Page last updated at 16:51 GMT, Thursday, 11 February 2010

Scottish government moves to ban 'bubbles' legal high

Mephedrone is also known as "bubbles" or "meow meow"

A "legal high" drug linked to the death of a woman from Fife should be outlawed, the Scottish government has said.

Community Safety Minister Fergus Ewing has written to the Home Office calling for mephedrone, commonly known as "bubbles", to be banned.

Mr Ewing told MSPs the sooner the drug became illegal the better.

Police have said legal highs such as solvents and plant food were dangerous because their effects were unknown.

A 49-year-old woman is thought to have died after taking bubbles at a house in Dunfermline last month.

A separate incident in Methil, Fife, involving seven people who had taken a substance known as "white magic", prompted Fife Constabulary to issue a warning about the dangers of taking legal highs.

Health affects

Mr Ewing said: "I wrote to the Home Office last week to stress the importance of finding a solution to this problem.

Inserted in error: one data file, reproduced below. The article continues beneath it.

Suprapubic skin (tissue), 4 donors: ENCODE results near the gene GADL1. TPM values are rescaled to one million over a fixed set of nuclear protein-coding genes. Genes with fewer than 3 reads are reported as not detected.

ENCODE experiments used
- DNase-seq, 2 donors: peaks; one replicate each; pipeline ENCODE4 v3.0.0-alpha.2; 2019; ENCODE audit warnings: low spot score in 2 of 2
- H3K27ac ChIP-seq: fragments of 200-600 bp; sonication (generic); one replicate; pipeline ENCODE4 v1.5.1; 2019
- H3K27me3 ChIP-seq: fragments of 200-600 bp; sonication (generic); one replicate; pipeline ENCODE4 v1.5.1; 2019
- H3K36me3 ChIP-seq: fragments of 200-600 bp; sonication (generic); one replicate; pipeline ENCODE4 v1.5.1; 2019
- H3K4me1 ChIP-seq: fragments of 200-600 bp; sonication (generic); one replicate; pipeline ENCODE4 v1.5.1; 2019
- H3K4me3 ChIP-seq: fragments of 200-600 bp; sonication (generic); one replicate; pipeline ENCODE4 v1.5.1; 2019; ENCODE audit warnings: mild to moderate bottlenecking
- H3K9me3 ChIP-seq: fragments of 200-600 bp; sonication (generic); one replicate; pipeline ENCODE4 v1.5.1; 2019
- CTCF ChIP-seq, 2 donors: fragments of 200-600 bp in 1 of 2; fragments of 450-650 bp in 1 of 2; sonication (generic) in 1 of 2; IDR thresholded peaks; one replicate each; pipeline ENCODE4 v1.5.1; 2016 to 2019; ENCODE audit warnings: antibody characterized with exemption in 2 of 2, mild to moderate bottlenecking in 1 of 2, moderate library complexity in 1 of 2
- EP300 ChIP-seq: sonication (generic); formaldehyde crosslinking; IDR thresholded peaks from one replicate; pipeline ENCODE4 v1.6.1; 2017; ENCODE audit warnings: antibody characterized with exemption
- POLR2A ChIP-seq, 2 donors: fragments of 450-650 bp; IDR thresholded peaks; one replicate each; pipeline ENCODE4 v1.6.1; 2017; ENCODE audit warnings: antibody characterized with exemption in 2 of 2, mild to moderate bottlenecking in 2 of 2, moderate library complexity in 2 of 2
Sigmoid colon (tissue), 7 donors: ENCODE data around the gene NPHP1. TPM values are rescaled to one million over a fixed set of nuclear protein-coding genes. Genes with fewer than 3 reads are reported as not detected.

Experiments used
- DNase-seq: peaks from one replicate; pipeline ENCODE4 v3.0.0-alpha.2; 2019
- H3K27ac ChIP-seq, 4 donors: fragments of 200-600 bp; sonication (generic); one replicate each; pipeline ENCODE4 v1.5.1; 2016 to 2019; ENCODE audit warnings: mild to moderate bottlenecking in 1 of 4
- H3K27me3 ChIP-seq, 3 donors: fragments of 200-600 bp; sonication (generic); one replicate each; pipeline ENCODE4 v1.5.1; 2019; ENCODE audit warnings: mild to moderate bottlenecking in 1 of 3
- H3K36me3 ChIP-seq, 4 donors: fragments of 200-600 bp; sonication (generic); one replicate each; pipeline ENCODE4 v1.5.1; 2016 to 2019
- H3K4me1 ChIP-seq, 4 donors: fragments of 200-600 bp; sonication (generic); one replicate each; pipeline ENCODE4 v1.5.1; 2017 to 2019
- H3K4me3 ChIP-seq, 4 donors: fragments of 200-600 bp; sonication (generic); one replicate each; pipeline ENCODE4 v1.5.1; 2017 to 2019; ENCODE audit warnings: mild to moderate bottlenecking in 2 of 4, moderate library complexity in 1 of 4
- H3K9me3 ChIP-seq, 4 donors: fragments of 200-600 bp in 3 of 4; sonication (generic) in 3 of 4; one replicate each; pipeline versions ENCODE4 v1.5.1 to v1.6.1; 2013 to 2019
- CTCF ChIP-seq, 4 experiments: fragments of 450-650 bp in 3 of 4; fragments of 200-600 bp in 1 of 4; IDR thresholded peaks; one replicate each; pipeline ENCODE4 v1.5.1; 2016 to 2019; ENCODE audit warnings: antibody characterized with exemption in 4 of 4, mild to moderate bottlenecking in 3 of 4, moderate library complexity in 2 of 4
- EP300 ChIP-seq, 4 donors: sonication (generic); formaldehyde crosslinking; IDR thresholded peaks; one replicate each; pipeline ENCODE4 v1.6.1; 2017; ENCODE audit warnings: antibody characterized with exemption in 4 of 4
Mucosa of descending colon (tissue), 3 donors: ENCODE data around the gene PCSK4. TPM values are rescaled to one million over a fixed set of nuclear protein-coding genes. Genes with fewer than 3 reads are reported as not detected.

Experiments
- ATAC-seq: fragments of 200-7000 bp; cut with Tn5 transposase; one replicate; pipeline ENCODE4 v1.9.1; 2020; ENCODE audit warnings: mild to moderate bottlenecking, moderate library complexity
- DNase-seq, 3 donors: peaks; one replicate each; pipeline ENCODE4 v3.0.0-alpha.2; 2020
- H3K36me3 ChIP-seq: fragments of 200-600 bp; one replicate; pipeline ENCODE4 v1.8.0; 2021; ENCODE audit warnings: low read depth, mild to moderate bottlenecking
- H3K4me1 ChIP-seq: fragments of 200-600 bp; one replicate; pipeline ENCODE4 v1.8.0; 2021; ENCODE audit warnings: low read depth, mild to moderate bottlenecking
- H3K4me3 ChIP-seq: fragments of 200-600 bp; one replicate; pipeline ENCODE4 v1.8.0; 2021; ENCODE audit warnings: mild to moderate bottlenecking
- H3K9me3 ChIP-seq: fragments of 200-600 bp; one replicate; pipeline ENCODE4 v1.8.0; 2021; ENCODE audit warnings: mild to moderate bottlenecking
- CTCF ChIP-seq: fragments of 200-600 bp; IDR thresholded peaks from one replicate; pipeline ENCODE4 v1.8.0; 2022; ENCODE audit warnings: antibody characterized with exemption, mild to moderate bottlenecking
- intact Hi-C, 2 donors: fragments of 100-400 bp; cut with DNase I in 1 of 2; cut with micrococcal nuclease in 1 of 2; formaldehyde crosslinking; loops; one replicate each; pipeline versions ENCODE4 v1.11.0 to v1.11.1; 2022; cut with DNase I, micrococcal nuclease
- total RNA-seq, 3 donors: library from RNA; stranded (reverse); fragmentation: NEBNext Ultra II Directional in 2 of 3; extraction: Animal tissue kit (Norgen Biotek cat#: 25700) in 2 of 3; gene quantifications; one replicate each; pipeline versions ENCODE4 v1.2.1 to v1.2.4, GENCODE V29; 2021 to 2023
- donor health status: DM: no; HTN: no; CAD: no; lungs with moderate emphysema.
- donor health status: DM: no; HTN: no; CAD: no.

"I'm of the view that these synthetic cathinones can be as harmful as any other illicit drug and therefore should fall under the Misuse of Drugs Act as soon as possible."

The Scottish Parliament currently has no power in this area with responsibility for banning or reclassifying drugs lying with Westminster.

Mephedrone, a white powder, is sold legally as a plant fertiliser but has become popular among some as a recreational drug.

Mr Ewing said the Scottish government has included legal highs in its drug awareness campaign 'Know The Score'.

Dundee West MSP Joe Fitzpatrick has previously claimed the drug "bubbles" was a particular problem in the city.

"The use of mephedrone can cause adverse reactions and in extreme cases can actually cause the death of users," he said.

The minister highlighted reports from late last year of five young people in Dundee who needed treatment after taking mephedrone; two of whom required hospital attention.

A report by Liverpool University academics also found a number of "serious adverse" health effects associated with its use, Mr Ewing said.

Print Sponsor

'Legal high' warning after death
27 Jan 10 |  Edinburgh, East and Fife
What is legal high mephedrone?
13 Jan 10 |  Health

The BBC is not responsible for the content of external internet sites

Has China's housing bubble burst?
How the world's oldest clove tree defied an empire
Why Royal Ballet principal Sergei Polunin quit


Americas Africa Europe Middle East South Asia Asia Pacific